An injured Connecticut worker will likely have a number of pressing concerns after an on-the-job accident, especially if he or she is unable to work. Many of these concerns may be financial. Fortunately, workers who are injured on the job may be entitled to workers’ compensation benefits. These benefits include payment for medical expenses, lost wages and other monetary benefits.

The specific benefits a worker receives will depend on the nature of his or her injury; the length of time he or she is unable to work; and the type of work, if any, to which he or she is able to return. There are a number of listed benefits for which an injured worker may qualify.

A worker may also qualify for discretionary benefits. These benefits, commonly known as “308a” benefits, are awarded after the Commissioner reviews an employee’s request and corresponding evidence. An employee may present a variety of reasons to support his or her request for discretionary wage differential benefits. For example, a worker who is looking for a job, or who has obtained a job but is undergoing retraining and has living expenses during the retraining period, may request wage differential expenses. An employee who has found work in a lower-paying job because he or she can no longer work in their former trade due to injury or illness may also be able to obtain 308a benefits.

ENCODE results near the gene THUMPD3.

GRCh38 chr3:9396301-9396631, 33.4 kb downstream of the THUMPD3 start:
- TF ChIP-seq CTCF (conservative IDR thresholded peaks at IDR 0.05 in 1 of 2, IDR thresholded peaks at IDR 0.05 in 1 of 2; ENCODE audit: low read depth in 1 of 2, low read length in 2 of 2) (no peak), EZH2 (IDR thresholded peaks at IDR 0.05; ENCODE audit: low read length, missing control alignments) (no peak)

The discretionary benefits, if awarded, will be 75% of an employee’s loss of earnings, after taxes. There are specific limits on how long a person may receive these benefits.

Given the discretionary nature of these benefits, it is important to present a strong case to the Commissioner as to why a worker needs the benefits. An attorney may be able to help with this process and guide a worker so that he or she obtains the full level of benefits necessary to help support his or her family.

Source: State of Connecticut Workers’ Compensation Commission, “What monetary benefits are available?,” accessed Aug. 28, 2015